“Thank you for reaching out. In response to Australian government legislation, Facebook restricts the posting of news links and all posts from news Pages in Australia. Globally, the posting and sharing of news links from Australian publications is restricted. We are working on restoring any pages that have been restricted in error.”
That was the email I got yesterday from Facebook’s help centre after Facebook put a blanket ban on Australians accessing news on their platform. They acted in advance of the Australian government’s proposed legislation or new media code requiring that Facebook pay for news content after the Australian branch of the Rupert Murdoch empire News corp kicked up a stink over lost advertising revenue. The government chose to include a very broad definition of ‘media’ to include any and all publications. Facebook then took that definition and went ahead with the ban.
We can’t see any news at all on Facebook. Not only Australian news, but all international news as well. My newsfeed is now so incredibly dull I can scarcely be bothered scrolling.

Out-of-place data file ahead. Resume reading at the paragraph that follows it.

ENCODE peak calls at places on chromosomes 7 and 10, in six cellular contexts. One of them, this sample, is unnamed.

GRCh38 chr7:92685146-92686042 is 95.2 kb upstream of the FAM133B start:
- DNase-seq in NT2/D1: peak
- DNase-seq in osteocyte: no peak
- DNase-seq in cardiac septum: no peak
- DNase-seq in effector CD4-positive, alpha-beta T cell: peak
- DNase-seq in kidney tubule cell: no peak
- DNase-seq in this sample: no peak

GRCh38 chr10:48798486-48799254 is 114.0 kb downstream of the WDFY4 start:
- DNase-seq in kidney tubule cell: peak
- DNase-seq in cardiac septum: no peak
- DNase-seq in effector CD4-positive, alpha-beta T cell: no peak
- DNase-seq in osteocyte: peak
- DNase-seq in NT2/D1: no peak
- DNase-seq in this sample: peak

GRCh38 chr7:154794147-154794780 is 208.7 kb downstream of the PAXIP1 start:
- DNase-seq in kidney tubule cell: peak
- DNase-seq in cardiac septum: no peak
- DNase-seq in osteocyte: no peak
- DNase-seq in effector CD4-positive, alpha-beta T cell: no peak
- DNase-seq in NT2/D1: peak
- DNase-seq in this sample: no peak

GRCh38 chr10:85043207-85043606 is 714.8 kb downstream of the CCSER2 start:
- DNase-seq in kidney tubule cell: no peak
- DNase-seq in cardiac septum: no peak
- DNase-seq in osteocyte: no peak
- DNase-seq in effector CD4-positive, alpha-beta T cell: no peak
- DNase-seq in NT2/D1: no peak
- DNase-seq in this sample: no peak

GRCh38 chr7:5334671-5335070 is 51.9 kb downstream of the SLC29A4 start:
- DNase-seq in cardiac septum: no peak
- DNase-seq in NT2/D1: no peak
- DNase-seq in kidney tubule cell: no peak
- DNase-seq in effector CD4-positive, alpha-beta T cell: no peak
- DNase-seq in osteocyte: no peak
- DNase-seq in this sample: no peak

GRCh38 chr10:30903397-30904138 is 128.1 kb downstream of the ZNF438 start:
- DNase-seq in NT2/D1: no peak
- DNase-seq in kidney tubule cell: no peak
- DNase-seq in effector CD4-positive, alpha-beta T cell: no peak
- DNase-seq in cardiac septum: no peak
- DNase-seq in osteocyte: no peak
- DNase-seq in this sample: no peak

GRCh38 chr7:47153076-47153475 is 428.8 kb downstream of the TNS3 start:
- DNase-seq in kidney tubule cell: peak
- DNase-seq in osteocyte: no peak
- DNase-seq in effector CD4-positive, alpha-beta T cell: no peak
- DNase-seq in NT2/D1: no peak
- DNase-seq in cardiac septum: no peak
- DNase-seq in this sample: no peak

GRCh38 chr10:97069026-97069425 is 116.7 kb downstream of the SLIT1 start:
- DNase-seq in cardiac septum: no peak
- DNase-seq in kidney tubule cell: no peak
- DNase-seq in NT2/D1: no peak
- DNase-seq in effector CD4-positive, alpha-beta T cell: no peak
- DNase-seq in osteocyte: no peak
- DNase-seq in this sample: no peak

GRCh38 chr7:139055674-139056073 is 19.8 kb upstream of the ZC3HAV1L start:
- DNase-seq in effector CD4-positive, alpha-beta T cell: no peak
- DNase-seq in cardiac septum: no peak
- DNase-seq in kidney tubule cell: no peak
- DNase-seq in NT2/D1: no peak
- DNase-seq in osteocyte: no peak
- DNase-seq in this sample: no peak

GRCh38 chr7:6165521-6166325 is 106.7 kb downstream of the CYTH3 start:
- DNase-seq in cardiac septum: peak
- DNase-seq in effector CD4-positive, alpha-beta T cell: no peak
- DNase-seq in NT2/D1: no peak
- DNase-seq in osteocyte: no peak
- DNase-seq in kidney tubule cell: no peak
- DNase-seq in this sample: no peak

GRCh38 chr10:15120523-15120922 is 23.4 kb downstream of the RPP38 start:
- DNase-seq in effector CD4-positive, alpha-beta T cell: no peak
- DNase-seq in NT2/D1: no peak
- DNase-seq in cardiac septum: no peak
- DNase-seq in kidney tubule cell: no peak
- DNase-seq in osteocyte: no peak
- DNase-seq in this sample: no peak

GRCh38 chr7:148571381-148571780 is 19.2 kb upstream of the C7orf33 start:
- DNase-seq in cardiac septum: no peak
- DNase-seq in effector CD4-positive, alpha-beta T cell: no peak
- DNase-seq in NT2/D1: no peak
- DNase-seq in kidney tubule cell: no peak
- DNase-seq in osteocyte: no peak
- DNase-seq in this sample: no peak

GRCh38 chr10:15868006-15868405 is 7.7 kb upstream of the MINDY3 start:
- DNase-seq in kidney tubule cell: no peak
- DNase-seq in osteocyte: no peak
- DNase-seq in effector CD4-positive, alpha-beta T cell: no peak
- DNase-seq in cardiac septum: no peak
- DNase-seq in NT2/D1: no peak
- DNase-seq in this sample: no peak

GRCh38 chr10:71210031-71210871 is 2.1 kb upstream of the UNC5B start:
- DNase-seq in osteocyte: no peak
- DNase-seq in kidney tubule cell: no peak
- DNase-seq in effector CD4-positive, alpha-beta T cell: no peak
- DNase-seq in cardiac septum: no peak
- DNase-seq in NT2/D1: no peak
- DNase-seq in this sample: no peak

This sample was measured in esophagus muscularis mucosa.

Without any warning, Australians woke up to discover their Facebook pages had been removed or their page content wiped. Emergency services and health advice pages were quickly restored when it became apparent Facebook had overreached. But for authors like me who have a website where they showcase their books and reviews and more, the ban is still in place.
My Facebook page has been wiped of all content and I cannot post there any more. I unable to share a link to my website on my Facebook profile, and I cannot share it in any Facebook group. Neither can any other Australian. If I get an overseas friend to post my website link in one of my Facebook groups or anywhere on Facebook, I and no other Australian can see the post. All because my author website has been deemed an Australian publication.
It feels so extreme. This sudden and dramatic action by Facebook brings home how vulnerable ordinary citizens are. We rely on tech giants in a vast array of ways. And the landscape can change with the flick of a switch and suddenly, what we treated as a basic human right of sorts, has gone.
What really gets me riled is this situation that ordinary Australians are in is entirely the result of an advertising-revenue battle between the Murdoch empire, our rather bullish and myopic government, and a tech giant majoring in zero empathy. We are just collateral.